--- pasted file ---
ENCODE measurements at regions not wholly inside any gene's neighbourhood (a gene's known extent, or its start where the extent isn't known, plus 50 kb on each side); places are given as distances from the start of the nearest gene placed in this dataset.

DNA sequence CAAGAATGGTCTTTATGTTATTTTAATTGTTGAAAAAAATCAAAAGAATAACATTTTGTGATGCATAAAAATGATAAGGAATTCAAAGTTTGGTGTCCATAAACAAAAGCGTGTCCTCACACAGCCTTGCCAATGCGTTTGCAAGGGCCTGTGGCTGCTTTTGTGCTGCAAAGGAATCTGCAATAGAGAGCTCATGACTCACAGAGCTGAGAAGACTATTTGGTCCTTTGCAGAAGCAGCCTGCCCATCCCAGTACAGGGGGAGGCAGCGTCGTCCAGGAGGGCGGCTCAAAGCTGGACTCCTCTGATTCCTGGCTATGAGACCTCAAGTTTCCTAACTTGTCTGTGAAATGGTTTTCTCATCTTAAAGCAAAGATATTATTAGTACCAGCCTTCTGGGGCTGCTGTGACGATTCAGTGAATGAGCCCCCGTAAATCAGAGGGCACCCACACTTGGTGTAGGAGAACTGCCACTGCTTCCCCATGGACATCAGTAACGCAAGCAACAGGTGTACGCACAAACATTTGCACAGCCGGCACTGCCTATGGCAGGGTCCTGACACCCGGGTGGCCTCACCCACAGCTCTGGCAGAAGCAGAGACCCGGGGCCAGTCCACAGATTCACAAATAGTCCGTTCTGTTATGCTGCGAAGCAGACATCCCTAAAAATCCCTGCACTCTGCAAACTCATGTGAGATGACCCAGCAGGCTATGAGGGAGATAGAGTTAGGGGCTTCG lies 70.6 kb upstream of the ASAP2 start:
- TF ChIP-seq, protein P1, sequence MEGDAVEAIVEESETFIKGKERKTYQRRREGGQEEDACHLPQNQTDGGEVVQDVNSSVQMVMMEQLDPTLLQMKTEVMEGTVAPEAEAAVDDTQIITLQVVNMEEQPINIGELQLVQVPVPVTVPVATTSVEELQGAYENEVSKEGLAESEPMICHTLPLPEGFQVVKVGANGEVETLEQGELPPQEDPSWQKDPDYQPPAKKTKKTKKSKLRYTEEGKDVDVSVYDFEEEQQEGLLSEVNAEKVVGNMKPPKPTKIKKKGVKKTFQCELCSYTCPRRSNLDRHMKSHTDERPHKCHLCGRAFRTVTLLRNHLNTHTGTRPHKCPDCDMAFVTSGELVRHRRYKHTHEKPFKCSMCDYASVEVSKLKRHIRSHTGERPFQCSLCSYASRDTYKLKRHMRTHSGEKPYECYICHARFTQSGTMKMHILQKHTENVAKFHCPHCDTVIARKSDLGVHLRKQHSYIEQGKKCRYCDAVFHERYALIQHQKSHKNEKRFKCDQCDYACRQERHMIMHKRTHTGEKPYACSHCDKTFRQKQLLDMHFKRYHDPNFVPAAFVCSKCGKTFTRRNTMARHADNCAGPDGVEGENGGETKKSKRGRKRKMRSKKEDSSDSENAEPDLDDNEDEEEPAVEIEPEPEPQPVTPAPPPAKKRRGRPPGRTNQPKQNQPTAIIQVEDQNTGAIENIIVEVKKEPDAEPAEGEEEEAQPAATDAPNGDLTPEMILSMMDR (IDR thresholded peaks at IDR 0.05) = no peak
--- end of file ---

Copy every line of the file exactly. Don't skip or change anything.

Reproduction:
ENCODE measurements at regions not wholly inside any gene's neighbourhood (a gene's known extent, or its start where the extent isn't known, plus 50 kb on each side); places are given as distances from the start of the nearest gene placed in this dataset.

DNA sequence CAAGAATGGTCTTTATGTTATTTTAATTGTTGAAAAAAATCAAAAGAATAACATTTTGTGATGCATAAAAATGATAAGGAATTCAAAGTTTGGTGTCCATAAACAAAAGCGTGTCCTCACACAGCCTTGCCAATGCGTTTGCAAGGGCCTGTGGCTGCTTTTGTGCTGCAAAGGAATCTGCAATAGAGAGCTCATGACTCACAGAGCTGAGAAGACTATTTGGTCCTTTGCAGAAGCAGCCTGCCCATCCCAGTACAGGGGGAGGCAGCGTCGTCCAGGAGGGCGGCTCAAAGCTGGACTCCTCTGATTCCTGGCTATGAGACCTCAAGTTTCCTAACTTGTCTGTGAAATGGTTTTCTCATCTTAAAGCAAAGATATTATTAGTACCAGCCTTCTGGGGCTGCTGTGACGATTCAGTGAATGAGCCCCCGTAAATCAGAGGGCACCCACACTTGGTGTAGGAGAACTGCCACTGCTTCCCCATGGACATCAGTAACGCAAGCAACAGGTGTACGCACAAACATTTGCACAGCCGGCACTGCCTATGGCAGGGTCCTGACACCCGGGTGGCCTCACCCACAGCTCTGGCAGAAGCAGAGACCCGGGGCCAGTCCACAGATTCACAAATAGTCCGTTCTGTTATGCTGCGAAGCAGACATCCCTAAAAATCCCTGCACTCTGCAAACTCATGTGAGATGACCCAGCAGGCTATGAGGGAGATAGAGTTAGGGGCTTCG lies 70.6 kb upstream of the ASAP2 start:
- TF ChIP-seq, protein P1, sequence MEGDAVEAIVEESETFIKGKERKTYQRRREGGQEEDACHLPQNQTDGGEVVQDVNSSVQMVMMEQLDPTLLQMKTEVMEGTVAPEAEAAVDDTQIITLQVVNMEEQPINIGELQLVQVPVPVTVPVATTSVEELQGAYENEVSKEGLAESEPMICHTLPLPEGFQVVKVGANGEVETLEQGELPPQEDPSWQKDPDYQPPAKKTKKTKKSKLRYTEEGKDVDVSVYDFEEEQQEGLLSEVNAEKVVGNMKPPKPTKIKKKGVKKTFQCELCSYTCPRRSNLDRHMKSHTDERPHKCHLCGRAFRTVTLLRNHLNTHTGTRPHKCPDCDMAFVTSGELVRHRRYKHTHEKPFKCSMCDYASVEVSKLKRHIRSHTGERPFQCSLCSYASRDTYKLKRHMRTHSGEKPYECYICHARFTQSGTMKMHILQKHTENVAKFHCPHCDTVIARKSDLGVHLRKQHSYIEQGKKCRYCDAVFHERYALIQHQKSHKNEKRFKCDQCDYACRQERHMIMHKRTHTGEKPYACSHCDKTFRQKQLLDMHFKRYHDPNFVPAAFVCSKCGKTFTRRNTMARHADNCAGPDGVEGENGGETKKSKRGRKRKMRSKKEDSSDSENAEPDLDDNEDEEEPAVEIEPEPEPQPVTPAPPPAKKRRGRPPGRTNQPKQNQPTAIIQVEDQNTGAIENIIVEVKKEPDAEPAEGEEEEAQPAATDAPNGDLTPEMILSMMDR (IDR thresholded peaks at IDR 0.05) = no peak